The open-ended strike by nurses was launched on Monday morning.
Representatives of the nurses union will meet with Finance Ministry officials later tonight on the labor action.
The Health Ministry says 1,641 new coronavirus infections have been diagnosed in the past 24 hours.
There are 264 people in serious condition from the virus, 80 of them on ventilators, the ministry says. Another 122 are in moderate condition, with the rest showing mild or no symptoms.
The number of active cases stands at 29,201, and the death toll remains at 415.
The ministry says 19,687 tests were conducted on Sunday.
In the past week, over 1,650 new cases were confirmed in Jerusalem, 855 in Bnei Brak and 449 in Tel Aviv-Jaffa.
Ministers have pushed off the vote on whether to allow restaurants to remain open to seated customers until tomorrow, the Ynet news site reports.
Medics are attempting to revive a four-year-old boy in Dimona, who was apparently forgotten in his parents’ car for hours.
The boy is in critical condition.
Education Minister Yoav Gallant says schools will reopen in September.
“Schools will open on September 1. Period,” Gallant tells Channel 12.
He doesn’t elaborate on how the schoolyear will look, saying he’s waiting for cabinet approval, but says some students will learn remotely.
The Jerusalem municipality will allow couples to get married in some of the city’s public parks and sites, with the number of attendees capped at 20, the city says.
The program begins in August and ends in late September. A website for sign-ups will be launched soon. It will see the city provide permits for the couples to wed at the locations and offer some wedding services, including access to electricity lines.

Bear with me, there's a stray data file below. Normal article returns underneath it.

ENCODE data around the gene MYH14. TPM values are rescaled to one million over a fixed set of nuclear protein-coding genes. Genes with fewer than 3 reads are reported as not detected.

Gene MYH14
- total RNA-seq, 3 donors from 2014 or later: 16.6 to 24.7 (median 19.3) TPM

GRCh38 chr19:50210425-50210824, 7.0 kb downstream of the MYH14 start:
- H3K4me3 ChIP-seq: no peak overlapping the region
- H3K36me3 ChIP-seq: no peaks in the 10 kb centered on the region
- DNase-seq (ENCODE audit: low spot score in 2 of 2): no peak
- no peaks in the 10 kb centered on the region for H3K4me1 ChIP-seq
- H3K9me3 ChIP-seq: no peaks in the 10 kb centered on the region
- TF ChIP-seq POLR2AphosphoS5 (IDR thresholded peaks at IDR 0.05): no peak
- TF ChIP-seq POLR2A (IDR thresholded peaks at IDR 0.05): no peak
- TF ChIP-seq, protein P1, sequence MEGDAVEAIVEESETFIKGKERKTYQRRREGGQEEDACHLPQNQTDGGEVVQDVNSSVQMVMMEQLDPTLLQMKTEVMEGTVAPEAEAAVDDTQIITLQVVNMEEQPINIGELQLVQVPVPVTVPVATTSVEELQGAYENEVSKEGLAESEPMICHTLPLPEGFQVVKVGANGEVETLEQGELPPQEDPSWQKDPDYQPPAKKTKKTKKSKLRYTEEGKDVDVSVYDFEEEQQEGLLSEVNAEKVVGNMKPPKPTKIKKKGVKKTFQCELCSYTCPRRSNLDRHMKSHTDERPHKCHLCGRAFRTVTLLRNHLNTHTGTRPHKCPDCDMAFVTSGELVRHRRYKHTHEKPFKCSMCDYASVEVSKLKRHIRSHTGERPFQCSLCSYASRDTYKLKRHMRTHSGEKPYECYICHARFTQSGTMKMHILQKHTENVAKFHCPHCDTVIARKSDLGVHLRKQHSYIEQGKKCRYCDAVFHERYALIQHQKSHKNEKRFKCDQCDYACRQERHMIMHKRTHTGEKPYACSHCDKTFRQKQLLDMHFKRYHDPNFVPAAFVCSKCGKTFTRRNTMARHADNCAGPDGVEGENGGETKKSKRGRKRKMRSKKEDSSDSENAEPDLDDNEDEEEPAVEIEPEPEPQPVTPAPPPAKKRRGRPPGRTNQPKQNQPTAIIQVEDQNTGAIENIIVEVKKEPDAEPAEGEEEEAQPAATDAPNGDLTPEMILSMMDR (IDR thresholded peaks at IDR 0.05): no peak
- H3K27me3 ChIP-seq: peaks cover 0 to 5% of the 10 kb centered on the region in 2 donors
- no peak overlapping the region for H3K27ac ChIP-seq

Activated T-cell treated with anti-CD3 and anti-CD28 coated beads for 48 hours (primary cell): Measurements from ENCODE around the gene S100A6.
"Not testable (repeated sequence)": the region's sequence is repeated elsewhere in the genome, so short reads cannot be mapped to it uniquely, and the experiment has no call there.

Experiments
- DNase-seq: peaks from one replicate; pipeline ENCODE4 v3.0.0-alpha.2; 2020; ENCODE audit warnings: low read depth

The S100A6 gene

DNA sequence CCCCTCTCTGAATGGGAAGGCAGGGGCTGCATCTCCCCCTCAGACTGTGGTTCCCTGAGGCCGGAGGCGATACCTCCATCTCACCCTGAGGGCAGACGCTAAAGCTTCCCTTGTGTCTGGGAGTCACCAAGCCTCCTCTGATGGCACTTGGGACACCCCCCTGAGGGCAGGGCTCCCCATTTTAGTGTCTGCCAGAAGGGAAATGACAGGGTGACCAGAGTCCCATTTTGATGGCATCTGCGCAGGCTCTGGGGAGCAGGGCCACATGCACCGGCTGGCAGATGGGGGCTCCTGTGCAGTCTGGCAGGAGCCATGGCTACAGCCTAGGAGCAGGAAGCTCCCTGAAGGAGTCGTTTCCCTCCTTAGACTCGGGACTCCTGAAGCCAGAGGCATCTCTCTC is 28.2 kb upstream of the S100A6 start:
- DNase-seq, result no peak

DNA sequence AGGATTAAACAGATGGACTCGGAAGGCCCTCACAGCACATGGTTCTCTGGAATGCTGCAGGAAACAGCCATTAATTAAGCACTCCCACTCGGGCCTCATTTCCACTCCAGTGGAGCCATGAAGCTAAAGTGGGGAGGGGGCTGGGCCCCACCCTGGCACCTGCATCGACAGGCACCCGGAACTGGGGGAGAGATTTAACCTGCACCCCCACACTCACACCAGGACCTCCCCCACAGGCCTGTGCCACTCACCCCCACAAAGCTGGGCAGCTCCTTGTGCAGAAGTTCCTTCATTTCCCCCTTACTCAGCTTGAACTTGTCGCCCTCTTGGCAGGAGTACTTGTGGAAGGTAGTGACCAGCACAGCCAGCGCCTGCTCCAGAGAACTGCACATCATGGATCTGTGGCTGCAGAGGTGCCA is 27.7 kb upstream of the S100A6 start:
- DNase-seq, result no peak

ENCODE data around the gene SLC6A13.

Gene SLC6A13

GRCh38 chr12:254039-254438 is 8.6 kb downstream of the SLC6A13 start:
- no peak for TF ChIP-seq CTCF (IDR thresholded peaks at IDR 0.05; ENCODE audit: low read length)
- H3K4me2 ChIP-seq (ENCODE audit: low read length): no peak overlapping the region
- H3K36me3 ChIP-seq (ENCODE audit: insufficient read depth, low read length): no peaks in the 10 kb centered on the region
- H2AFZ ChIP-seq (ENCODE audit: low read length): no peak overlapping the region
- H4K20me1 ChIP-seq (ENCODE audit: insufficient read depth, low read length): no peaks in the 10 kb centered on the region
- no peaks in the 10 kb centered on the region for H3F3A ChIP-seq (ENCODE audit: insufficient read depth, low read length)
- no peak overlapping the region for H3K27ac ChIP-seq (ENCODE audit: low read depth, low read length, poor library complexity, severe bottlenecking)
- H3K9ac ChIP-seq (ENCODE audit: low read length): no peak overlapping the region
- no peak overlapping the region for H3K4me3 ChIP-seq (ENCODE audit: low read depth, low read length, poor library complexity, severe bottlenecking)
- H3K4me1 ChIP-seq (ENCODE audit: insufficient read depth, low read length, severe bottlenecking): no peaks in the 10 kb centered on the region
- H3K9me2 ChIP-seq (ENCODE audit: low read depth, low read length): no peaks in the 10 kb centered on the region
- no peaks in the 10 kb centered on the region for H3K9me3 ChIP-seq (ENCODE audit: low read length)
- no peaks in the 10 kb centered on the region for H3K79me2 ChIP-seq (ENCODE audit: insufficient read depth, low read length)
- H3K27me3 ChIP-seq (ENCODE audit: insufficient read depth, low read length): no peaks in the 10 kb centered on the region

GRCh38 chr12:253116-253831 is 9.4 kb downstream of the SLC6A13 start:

The locations include the Jerusalem forest, Armon Hanatziv promenade, Mount Scopus promenade, Yemin Moshe, Liberty Bell Park, Rose Garden and more.
Investigators are examining a possible connection between the shooting of a federal judge’s son and the body of a man found dead from an apparent self-inflicted gunshot wound in Sullivan County, New York, a law enforcement official says.
The man, an attorney from New York City, is being investigated in connection with the shooting, a law enforcement official and a judiciary official tell The Associated Press. The man had appeared before the judge in the past, the officials said.
The officials could not discuss an ongoing investigation publicly and spoke to the AP on condition of anonymity.
The shooting occurred Sunday evening at the North Brunswick home of US District Judge Esther Salas, and killed her son, Daniel, Chief District Judge Freda Wolfson told The Associated Press. Her husband, defense lawyer Mark Anderl, was injured in the attack, Wolfson said.
Salas was in the basement at the time and wasn’t injured, according to a judiciary official who wasn’t authorized to comment and spoke anonymously to the AP.
Egypt’s parliament on Monday green-lights a possible deployment of troops outside its borders, after President Abdel Fattah al-Sisi spoke of potential military operations in neighboring Libya.
The parliament unanimously approved “the deployment of members of the Egyptian armed forces on combat missions outside Egypt’s borders to defend Egyptian national security … against criminal armed militias and foreign terrorist elements,” it says in a statement.
Prime Minister Benjamin Netanyahu meets with the Hungarian foreign minister in Jerusalem.
Netanyahu “met with Hungarian Foreign Minister Peter Szijjarto and, at the start of the meeting, expressed his appreciation for Hungary’s steadfast stand alongside Israel in international forums and in the EU. The Prime Minister expressed the hope that relations between Budapest and Jerusalem would strengthen further in the coming years,” his office says.
“The two discussed their countries’ dealing with the coronavirus as well as economic policy in wake of the crisis. They also discussed regional issues including the threat Iran poses to the Middle East and the entire world.”